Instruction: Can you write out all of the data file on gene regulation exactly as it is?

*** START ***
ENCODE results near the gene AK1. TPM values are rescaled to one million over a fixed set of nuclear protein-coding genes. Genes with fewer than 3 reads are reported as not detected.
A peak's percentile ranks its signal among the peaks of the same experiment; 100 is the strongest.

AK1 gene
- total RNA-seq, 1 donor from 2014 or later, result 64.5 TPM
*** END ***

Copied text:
ENCODE results near the gene AK1. TPM values are rescaled to one million over a fixed set of nuclear protein-coding genes. Genes with fewer than 3 reads are reported as not detected.
A peak's percentile ranks its signal among the peaks of the same experiment; 100 is the strongest.

AK1 gene
- total RNA-seq, 1 donor from 2014 or later, result 64.5 TPM